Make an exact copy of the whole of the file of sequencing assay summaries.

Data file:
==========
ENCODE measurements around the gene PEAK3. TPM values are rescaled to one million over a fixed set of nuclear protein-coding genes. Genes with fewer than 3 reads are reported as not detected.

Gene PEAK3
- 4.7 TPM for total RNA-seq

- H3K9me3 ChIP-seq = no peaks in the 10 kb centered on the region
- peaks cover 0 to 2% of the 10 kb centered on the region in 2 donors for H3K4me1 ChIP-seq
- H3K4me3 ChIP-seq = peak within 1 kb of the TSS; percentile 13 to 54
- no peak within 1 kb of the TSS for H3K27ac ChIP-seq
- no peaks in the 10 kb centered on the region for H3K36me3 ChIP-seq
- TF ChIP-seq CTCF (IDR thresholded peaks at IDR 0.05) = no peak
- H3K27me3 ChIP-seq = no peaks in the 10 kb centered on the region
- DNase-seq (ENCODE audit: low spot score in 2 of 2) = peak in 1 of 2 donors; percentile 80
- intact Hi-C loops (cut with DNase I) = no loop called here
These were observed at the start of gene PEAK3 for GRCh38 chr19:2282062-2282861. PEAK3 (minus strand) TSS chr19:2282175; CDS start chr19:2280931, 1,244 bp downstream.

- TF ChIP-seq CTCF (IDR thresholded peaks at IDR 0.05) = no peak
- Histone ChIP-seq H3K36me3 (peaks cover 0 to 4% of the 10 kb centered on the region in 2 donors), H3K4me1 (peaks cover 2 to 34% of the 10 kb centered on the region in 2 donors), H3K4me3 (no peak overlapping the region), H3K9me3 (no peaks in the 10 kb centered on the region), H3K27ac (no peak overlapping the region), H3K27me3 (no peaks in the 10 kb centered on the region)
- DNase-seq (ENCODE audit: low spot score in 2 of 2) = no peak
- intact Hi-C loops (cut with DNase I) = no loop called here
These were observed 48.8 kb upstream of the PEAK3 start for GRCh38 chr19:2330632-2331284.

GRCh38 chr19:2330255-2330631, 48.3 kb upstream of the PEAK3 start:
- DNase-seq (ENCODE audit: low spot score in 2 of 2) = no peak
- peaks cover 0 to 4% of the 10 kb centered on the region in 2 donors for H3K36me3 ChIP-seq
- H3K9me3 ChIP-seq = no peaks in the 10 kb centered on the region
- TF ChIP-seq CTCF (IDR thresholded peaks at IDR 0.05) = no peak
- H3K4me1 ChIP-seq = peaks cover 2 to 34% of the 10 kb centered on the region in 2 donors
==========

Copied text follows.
ENCODE measurements around the gene PEAK3. TPM values are rescaled to one million over a fixed set of nuclear protein-coding genes. Genes with fewer than 3 reads are reported as not detected.

Gene PEAK3
- 4.7 TPM for total RNA-seq

- H3K9me3 ChIP-seq = no peaks in the 10 kb centered on the region
- peaks cover 0 to 2% of the 10 kb centered on the region in 2 donors for H3K4me1 ChIP-seq
- H3K4me3 ChIP-seq = peak within 1 kb of the TSS; percentile 13 to 54
- no peak within 1 kb of the TSS for H3K27ac ChIP-seq
- no peaks in the 10 kb centered on the region for H3K36me3 ChIP-seq
- TF ChIP-seq CTCF (IDR thresholded peaks at IDR 0.05) = no peak
- H3K27me3 ChIP-seq = no peaks in the 10 kb centered on the region
- DNase-seq (ENCODE audit: low spot score in 2 of 2) = peak in 1 of 2 donors; percentile 80
- intact Hi-C loops (cut with DNase I) = no loop called here
These were observed at the start of gene PEAK3 for GRCh38 chr19:2282062-2282861. PEAK3 (minus strand) TSS chr19:2282175; CDS start chr19:2280931, 1,244 bp downstream.

- TF ChIP-seq CTCF (IDR thresholded peaks at IDR 0.05) = no peak
- Histone ChIP-seq H3K36me3 (peaks cover 0 to 4% of the 10 kb centered on the region in 2 donors), H3K4me1 (peaks cover 2 to 34% of the 10 kb centered on the region in 2 donors), H3K4me3 (no peak overlapping the region), H3K9me3 (no peaks in the 10 kb centered on the region), H3K27ac (no peak overlapping the region), H3K27me3 (no peaks in the 10 kb centered on the region)
- DNase-seq (ENCODE audit: low spot score in 2 of 2) = no peak
- intact Hi-C loops (cut with DNase I) = no loop called here
These were observed 48.8 kb upstream of the PEAK3 start for GRCh38 chr19:2330632-2331284.

GRCh38 chr19:2330255-2330631, 48.3 kb upstream of the PEAK3 start:
- DNase-seq (ENCODE audit: low spot score in 2 of 2) = no peak
- peaks cover 0 to 4% of the 10 kb centered on the region in 2 donors for H3K36me3 ChIP-seq
- H3K9me3 ChIP-seq = no peaks in the 10 kb centered on the region
- TF ChIP-seq CTCF (IDR thresholded peaks at IDR 0.05) = no peak
- H3K4me1 ChIP-seq = peaks cover 2 to 34% of the 10 kb centered on the region in 2 donors